All Athletes should monitor their calcium intake. Dairy foods can supply the required amounts unless sensitivities exclude them from the diet. A diet without dairy foods requires supplements.

Phosphorus – This mineral is present in the body in large amounts and is directly linked to exercise metabolism since it produces high energy molecules such as Adenosine Triphosphate (ATP) and Creatine Phosphate. ATP is the energy of life. It is a molecule that stores all the energy that comes from foods. It is present in every cell, particularly in muscle cells. Phosphorus works in conjunction with Calcium.

Sodium – This mineral is an electrolyte that plays a vital role in the regulation of body fluids. The level of sodium in the body determines the amount of water the body will 'hold', and high intakes can cause body tissues to swell. Although a normal diet usually contains a reasonable amount of sodium, be careful not to limit sodium intake too much. An excessively low sodium intake turns on protective mechanisms within the body that cause sodium and water retention. This mineral is lost in sweat and is quickly depleted during workouts or after spending time in a hot climate. A person with low sodium feels thirsty, hungry, weak and tired. Sodium also enables ATP (energy) generation. For events lasting longer than five hours, especially in hot weather, hyponatremia (dangerously low sodium) is a real concern. This especially applies to slower-running marathoners. Most organized events have aid stations with salty snacks. Anyone out for more than a few hours, especially on a warm day, should make sure to get some salt from snacks and fluid-replacement drinks.

Iron - Iron is a constituent of hemoglobin and is responsible for oxygen transport and, indirectly, subsequent oxidative energy production. Your ability to recover between sets is related to the efficiency of your aerobics system. The more oxygen you can supply to your working muscles, the quicker your muscles can recover in time for another hard set.  Moreover, Iron is particularly critical for females as they tend to lose some Iron in their menstrual flow every month and also to female weight trainers, who typically don't consume much red meat, which is high in iron. Athletes who train for six or more hours per week often have iron-deficiency anemia. Athletes use iron stores more quickly than non-athletes therefore those who engage in rigorous sports, adequate intake of iron is quite important.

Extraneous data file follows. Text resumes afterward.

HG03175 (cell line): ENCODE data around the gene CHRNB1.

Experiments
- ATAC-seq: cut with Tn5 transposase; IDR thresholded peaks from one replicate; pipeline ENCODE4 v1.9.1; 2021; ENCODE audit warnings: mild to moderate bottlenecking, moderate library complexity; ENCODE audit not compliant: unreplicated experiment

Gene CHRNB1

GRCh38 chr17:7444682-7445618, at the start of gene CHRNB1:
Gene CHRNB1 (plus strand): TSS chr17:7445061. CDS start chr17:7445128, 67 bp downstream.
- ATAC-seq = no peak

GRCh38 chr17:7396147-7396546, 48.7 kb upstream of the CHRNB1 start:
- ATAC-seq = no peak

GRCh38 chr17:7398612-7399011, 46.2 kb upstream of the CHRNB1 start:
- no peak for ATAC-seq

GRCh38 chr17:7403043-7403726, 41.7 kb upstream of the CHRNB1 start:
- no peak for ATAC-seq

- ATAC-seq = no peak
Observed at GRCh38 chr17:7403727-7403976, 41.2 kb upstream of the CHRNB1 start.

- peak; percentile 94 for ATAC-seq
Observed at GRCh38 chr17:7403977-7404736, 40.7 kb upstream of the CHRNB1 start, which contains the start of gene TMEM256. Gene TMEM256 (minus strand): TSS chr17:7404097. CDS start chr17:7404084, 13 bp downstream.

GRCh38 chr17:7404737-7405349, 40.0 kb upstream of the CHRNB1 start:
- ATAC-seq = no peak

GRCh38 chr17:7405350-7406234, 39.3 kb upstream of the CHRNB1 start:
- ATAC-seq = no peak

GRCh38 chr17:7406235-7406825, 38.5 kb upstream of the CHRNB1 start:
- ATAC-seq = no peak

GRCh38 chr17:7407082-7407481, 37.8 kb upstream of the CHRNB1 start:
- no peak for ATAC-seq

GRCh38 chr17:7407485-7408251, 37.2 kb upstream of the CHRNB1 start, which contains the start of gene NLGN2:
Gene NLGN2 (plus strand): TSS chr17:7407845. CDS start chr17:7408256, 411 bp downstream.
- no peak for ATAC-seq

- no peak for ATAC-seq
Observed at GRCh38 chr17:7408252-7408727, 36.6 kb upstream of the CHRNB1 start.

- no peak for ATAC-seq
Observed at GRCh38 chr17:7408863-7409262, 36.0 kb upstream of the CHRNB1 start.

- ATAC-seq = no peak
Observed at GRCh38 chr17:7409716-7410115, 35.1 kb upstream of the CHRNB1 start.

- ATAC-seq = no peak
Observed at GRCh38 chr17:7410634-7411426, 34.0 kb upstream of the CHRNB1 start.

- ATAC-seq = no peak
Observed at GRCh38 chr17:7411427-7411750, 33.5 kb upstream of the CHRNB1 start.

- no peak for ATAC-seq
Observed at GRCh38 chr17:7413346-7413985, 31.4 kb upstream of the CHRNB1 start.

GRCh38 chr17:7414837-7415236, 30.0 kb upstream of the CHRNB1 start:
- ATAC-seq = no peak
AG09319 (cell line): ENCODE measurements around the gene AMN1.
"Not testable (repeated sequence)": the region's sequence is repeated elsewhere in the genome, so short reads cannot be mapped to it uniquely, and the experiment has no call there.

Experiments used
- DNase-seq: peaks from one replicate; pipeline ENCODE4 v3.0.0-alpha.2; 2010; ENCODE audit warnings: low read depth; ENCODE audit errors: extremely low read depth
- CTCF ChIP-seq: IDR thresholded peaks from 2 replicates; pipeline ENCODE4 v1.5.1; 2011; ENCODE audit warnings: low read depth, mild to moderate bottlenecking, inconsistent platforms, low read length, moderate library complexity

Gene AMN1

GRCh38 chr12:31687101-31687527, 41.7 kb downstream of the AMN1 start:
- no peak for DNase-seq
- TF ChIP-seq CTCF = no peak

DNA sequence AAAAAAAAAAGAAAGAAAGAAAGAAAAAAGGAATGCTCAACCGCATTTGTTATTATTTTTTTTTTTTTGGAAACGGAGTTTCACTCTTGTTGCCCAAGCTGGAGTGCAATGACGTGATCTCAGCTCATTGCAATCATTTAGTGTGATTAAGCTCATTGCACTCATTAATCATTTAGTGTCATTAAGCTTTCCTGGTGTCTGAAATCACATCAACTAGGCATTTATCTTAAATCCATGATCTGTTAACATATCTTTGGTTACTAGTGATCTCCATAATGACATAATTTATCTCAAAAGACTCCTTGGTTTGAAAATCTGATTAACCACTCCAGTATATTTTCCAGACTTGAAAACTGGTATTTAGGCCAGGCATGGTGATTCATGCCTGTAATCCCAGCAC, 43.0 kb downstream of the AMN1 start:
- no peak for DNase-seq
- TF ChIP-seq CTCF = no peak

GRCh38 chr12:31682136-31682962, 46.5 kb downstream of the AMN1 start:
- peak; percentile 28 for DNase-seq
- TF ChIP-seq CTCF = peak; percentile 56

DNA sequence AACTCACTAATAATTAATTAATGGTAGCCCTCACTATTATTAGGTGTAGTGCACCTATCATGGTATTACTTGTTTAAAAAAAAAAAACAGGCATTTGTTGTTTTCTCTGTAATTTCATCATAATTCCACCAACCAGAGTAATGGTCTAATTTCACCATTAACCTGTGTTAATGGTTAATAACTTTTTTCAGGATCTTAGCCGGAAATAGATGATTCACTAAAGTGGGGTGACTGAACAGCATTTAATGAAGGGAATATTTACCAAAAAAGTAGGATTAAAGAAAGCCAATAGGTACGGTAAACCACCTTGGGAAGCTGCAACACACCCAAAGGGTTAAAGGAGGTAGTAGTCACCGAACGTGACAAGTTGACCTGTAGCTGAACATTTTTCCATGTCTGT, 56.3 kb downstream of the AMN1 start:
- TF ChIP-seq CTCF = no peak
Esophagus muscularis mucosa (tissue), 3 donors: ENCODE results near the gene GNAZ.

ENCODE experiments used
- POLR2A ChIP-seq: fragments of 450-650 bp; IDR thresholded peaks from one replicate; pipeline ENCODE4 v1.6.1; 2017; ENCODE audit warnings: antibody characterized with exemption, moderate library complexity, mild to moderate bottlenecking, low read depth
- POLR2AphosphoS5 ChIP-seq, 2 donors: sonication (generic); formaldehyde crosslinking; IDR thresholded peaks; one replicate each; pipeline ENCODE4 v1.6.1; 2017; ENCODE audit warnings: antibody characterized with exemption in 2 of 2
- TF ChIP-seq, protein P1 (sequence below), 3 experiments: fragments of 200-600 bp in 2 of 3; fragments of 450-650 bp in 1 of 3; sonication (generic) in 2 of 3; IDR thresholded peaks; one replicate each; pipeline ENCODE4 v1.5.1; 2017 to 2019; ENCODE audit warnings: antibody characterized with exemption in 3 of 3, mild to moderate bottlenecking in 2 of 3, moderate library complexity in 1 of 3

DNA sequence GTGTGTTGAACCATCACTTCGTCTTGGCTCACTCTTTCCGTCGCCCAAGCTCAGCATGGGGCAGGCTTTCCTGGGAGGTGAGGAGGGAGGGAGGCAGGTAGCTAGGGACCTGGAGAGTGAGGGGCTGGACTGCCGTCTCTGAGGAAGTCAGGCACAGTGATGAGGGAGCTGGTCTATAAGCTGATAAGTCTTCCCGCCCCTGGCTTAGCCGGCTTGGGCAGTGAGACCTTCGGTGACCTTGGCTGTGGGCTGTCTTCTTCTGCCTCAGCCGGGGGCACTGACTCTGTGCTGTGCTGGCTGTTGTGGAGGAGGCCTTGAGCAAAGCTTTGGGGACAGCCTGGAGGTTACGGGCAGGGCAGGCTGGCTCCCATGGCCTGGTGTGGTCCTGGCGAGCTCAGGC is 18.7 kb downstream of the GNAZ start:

Potassium - This mineral plays a major role in the acid base balance, as well as muscle health and nerve health. It is present in intracellular fluid, is responsible for regulating total body water and stabilizing controlled and automatic muscle contractions. It is lost through sweat and urine. Cells release potassium into the bloodstream and serum levels rise with exercise, possibly instigating fatigue. Potassium supplementation after short events (less than two hours), and during and after long events, is necessary. A poor potassium / sodium balance can lead to improper fluid levels, dehydration, muscle cramps and weakness. However, supplement potassium cautiously because too much too quickly can cause cardiac arrest.

Zinc - This mineral plays a role in growth, building and repair of muscle tissue, and energy production. Both male and female athletes have lower serum zinc levels compared with sedentary individuals. Those who train without days off lose zinc even more quickly. In a study of cyclists, researchers looked at zinc excretion via sweat. Zinc status has been shown to directly affect thyroid hormone levels, BMR, and protein use, which in turn can negatively affect health and physical performance.  

Selenium - This trace mineral helps protect body cell membranes from deterioration. It is also believed that selenium possesses protective properties against cancer. It is concentrated in the lining of the GI tract and lungs, in the liver, and in skeletal muscle. Research shows selenium benefits athletes' immune function and helps repair cellular damage. 

Chromium - Chromium help insulin do its job of transporting glucose, amino acids and fatty acids into cells. Also helps in glucose metabolism and probably helps in lipid metabolism. Athletes probably need more chromium than non- athletes.

Minerals are critical for peak performance but overdosing on one or all of these elements can spell disaster. Too much of one mineral can cause a functional imbalance of another mineral or cause negative side effects without the original benefits.

The bottom line is to make sure you get what you need and not to mega dose. Also be very careful with what type of vitamins and mineral formulas you choose as some don’t always contain what the labels claim and some come from such poor sources that they are not absorbed very well by the body.